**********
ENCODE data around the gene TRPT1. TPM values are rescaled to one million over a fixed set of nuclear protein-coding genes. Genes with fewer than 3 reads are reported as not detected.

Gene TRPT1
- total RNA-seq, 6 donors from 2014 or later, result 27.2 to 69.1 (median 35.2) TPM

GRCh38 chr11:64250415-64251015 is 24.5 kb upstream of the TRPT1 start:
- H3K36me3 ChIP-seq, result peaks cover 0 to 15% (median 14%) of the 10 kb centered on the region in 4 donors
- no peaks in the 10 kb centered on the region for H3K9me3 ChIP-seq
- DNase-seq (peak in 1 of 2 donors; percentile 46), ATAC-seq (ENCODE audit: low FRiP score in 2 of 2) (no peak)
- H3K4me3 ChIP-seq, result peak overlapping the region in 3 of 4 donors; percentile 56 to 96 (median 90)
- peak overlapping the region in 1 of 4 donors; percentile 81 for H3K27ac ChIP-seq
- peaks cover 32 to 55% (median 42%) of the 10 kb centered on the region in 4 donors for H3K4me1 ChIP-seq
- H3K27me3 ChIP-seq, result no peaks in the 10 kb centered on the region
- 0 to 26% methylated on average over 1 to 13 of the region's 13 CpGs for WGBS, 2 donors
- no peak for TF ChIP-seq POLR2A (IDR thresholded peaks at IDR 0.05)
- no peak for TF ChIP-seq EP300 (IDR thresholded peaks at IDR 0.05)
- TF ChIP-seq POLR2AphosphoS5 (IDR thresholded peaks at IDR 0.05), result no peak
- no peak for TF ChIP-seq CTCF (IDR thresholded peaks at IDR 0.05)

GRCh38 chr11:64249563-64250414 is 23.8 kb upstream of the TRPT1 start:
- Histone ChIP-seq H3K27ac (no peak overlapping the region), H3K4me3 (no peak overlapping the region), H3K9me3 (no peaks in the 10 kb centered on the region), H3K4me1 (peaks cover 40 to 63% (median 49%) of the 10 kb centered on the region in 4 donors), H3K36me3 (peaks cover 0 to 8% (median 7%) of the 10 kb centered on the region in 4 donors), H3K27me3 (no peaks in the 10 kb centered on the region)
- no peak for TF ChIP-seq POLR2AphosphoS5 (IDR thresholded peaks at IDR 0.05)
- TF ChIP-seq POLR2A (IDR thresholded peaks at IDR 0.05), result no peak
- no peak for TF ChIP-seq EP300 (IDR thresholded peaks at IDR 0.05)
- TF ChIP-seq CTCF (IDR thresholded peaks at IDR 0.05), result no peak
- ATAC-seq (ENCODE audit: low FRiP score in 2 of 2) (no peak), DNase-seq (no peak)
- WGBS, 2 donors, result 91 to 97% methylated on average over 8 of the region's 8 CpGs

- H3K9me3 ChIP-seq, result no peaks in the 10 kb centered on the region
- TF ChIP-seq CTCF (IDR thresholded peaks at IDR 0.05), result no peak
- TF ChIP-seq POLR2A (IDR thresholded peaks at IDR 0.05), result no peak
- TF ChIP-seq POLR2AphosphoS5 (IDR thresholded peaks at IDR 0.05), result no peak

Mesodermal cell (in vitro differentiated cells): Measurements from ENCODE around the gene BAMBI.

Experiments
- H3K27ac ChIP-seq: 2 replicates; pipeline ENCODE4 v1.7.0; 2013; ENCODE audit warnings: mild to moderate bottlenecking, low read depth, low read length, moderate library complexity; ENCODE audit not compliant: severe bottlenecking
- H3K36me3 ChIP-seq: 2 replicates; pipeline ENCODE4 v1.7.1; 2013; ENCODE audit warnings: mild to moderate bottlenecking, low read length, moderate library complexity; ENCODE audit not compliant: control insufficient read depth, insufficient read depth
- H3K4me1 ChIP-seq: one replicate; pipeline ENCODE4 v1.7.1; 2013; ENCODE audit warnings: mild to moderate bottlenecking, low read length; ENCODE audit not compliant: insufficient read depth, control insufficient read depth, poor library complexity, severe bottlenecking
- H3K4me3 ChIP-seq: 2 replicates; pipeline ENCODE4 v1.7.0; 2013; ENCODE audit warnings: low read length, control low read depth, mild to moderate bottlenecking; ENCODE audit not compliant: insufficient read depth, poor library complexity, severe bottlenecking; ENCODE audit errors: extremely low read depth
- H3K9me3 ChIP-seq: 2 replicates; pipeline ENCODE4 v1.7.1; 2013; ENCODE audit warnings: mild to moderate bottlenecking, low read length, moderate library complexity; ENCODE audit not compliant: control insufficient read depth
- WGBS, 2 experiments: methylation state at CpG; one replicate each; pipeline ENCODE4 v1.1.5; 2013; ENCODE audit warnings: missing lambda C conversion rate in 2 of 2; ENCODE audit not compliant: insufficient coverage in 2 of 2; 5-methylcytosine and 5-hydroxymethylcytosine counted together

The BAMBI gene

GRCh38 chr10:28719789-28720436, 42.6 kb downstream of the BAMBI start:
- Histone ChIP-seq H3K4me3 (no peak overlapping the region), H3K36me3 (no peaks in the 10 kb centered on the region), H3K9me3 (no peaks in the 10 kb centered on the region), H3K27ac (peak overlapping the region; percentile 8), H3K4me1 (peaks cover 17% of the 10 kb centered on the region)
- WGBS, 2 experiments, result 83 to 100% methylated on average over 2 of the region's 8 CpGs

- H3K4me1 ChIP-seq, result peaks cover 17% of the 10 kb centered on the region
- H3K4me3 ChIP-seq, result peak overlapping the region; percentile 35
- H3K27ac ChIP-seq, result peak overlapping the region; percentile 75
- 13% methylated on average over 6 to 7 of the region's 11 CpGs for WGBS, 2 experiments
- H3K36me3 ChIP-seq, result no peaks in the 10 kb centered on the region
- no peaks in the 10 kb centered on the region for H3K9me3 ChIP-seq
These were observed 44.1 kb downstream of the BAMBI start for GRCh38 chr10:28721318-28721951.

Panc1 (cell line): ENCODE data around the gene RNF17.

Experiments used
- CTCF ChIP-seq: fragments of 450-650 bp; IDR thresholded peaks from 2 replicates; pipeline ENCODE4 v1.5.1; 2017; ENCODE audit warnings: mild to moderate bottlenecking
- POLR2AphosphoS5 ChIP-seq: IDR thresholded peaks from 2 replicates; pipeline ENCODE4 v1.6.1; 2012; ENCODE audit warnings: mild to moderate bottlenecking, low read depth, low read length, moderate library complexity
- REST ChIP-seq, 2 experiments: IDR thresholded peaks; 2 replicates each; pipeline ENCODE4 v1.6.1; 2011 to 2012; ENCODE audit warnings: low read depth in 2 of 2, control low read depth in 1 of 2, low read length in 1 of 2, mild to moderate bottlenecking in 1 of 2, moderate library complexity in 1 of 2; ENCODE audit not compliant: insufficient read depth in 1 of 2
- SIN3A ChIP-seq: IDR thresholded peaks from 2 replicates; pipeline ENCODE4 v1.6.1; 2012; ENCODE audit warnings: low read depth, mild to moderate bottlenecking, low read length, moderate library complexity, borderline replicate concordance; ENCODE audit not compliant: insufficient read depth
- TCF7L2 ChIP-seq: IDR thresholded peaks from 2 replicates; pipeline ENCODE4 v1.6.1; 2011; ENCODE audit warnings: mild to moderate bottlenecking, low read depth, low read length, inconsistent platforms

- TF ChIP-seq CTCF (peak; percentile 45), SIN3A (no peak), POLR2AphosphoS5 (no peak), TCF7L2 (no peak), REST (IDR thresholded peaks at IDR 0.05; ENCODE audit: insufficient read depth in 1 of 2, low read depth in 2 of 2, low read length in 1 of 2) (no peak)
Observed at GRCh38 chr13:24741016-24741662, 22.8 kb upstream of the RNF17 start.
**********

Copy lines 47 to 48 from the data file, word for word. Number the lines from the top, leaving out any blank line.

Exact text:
These were observed 44.1 kb downstream of the BAMBI start for GRCh38 chr10:28721318-28721951.

Panc1 (cell line): ENCODE data around the gene RNF17.